Adimab Publishes Biophysical Performance Metrics that Predict Drug-like Properties of Antibody-based Therapeutics
Adimab, LLC, the global leader in the discovery and optimization of fully human monoclonal and bispecific antibodies, today announced the publication of a study focused on the biophysical characterization of 137 clinical-stage and approved antibody drugs. The research was published in the Proceedings of the National Academy of Sciences (PNAS).
“Developability of antibody therapeutics has been an important focus at Adimab,” stated Yingda Xu, Director of Protein Analytics at Adimab. “Many antibodies enter clinical testing yet fail to become drugs because of poly-specificity, expressibility, and aggregation issues. Our work provides practical guidelines for applying biophysical assays early in the antibody discovery process to focus on leads that are likely to succeed.”
“We have had Lipinski’s rule of five providing general guidance of what successful small-molecule drugs typically look like. However, up to this point, we have not had such a rule set for antibody-based therapeutics. This work begins to close that gap,” commented Dane Wittrup, co-founder of Adimab.
“Adimab spends more than $5 million annually to advance new technologies and capabilities. One of our focus areas over the past couple of years has been developability and understanding the reasons why antibodies fail in development. This publication helps to provide a framework for assessing the likelihood of an antibody or bispecific molecule becoming an actual drug,” said Tillman Gerngross, co-founder and CEO of Adimab.
The abstract of the PNAS paper entitled “Biophysical properties of the clinical-stage antibody landscape” reads:
Antibodies are a highly successful class of biological drugs, with over 50 such molecules approved for therapeutic use and hundreds more currently in clinical development. Improvements in technology for the discovery and optimization of high-potency antibodies have greatly increased the chances for finding binding molecules with desired biological properties; however, achieving drug-like properties at the same time is an additional requirement that is receiving increased attention. In this work, we attempt to quantify the historical limits of acceptability for multiple biophysical metrics of “developability.” Amino acid sequences from 137 antibodies in advanced clinical stages, including 48 approved for therapeutic use, were collected and used to construct isotype-matched IgG1 antibodies, which were then expressed in mammalian cells. The resulting material for each source antibody was evaluated in a dozen biophysical property assays. The distributions of the observed metrics are used to empirically define boundaries of drug-like behavior that can represent practical guidelines for future antibody drug candidates.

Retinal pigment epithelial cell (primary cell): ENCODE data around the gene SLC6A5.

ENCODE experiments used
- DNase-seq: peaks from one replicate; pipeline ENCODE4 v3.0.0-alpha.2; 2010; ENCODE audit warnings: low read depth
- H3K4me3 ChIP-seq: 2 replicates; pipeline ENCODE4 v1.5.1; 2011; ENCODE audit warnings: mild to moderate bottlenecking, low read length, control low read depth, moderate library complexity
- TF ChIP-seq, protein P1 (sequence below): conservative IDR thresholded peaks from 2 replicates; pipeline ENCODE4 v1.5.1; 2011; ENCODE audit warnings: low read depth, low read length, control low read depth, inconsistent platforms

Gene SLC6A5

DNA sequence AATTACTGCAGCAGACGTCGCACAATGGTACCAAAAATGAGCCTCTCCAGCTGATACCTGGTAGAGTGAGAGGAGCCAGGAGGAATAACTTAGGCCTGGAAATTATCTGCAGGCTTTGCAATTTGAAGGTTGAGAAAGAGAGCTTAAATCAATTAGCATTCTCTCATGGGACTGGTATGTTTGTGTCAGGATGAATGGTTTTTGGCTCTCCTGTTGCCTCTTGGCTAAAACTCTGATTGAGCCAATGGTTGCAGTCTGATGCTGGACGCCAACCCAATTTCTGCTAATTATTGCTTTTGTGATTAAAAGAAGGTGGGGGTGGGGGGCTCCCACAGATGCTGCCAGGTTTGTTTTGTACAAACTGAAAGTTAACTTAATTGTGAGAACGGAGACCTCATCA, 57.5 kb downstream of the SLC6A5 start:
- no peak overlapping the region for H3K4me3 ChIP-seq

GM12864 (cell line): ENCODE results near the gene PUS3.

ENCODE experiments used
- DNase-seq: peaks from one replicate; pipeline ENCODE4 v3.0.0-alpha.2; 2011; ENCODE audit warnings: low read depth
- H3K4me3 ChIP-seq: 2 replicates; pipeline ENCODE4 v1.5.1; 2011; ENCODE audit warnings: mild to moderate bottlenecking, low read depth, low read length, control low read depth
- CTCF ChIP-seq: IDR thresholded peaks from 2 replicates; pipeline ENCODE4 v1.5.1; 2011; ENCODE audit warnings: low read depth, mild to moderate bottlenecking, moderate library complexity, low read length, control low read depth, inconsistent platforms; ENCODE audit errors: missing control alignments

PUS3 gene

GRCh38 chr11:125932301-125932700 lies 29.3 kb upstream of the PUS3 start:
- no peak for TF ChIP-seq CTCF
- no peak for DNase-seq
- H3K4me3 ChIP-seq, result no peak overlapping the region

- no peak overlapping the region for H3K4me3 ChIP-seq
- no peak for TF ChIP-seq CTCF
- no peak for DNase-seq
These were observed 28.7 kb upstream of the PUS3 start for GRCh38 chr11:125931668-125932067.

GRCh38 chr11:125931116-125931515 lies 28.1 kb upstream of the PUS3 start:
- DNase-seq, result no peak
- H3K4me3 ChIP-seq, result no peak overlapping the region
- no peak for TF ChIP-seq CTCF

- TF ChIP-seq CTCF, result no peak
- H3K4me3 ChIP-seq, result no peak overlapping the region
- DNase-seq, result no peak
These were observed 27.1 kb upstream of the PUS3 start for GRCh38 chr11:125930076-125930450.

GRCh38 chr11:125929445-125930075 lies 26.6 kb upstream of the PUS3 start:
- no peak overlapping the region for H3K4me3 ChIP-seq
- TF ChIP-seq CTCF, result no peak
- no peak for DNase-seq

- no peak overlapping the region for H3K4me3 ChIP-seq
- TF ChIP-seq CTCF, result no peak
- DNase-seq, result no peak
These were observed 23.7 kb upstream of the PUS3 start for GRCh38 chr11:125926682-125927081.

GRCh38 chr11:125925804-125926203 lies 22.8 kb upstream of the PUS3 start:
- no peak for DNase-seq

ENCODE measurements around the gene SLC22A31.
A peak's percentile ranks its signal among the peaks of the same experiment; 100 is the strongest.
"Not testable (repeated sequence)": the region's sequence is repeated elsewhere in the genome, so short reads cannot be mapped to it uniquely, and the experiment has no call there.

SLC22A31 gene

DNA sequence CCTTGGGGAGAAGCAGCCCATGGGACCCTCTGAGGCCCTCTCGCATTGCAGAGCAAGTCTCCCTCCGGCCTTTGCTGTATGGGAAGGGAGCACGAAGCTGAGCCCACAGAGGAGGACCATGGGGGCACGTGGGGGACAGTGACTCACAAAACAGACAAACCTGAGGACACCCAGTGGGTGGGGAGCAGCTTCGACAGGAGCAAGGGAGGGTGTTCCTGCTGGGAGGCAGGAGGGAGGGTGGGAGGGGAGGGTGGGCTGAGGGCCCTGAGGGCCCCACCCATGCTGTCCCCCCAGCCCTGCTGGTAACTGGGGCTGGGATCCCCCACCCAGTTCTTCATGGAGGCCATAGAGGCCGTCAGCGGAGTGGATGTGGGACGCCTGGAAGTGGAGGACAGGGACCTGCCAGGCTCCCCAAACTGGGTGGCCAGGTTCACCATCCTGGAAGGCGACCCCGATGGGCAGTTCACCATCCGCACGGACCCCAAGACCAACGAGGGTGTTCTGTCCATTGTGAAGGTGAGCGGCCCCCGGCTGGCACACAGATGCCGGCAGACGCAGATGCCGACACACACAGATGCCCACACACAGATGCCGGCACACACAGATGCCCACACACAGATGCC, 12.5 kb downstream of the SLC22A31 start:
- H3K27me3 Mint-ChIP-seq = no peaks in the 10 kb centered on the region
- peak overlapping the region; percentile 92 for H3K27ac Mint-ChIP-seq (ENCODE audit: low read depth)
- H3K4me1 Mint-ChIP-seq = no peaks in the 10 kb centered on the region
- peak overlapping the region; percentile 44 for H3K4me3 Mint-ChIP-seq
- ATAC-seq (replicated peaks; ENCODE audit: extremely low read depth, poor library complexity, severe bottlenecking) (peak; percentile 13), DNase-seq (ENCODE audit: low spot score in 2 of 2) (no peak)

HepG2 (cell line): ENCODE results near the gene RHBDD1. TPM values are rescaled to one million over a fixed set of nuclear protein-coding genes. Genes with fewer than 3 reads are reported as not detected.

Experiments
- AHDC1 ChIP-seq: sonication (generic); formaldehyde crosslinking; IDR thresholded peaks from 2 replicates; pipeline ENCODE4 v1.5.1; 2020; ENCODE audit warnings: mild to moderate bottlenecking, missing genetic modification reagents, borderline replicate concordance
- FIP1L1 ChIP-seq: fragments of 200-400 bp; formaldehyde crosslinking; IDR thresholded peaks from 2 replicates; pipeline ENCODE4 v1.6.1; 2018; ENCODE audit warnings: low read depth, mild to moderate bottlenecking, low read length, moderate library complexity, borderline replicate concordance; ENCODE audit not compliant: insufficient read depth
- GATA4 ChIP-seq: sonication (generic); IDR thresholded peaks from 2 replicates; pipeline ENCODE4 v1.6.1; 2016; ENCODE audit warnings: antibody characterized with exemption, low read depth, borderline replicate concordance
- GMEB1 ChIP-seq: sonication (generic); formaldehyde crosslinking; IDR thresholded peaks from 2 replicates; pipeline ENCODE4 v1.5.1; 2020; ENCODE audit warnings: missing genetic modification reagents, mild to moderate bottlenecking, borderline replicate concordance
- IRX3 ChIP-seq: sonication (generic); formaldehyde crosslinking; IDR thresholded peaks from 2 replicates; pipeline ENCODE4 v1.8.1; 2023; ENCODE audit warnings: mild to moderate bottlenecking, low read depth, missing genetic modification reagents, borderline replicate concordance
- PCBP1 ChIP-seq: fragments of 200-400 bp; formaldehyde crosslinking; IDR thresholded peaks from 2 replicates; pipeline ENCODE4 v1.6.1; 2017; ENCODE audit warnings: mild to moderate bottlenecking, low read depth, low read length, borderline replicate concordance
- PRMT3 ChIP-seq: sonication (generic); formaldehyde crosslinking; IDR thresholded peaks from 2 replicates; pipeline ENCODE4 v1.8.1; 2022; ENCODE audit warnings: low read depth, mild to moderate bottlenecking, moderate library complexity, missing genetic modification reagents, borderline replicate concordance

The manuscript can be obtained at:
PNAS link: http://www.pnas.org/content/early/2017/01/11/1616408114.full.pdf
Additional recent Adimab publications:
“Rapid assessment of oxidation via middle-down LCMS correlates with methionine side-chain solvent-accessible surface area for 121 clinical stage monoclonal antibodies.”](http://www.tandfonline.com/doi/abs/10.1080/19420862.2017.1290753?scroll=top&needAccess=true&journalCode=kmab20) Yang, R., Jain, T., Xu, Y., et al. mAbs (2017).
“Rapid profiling of RSV antibody repertoires from the memory B cells of naturally infected adult donors.”](http://immunology.sciencemag.org/content/1/6/eaaj1879/tab-pdf) Gilman, M., Castellanos, C.A., Walker, L.M., et al. Science Immunology (2016).
“Broad epitope coverage of a human in vitro antibody library.” Sivasubramanian, A., Abdiche, Y., et al. mAbs (2016).
“Isolation of potent neutralizing antibodies from a survivor of the 2014 Ebola virus outbreak.”](http://science.sciencemag.org/content/sci/351/6277/1078.full.pdf) Bornholdt, Z.A., Walker, L.M., et al. Science (2016).
“Addressing polyspecificity of antibodies selected from an in vitro yeast presentation system: a FACS-based, high-throughput selection and analytical tool.” Xu, Y., Krauland, E., et al. PEDS (2013).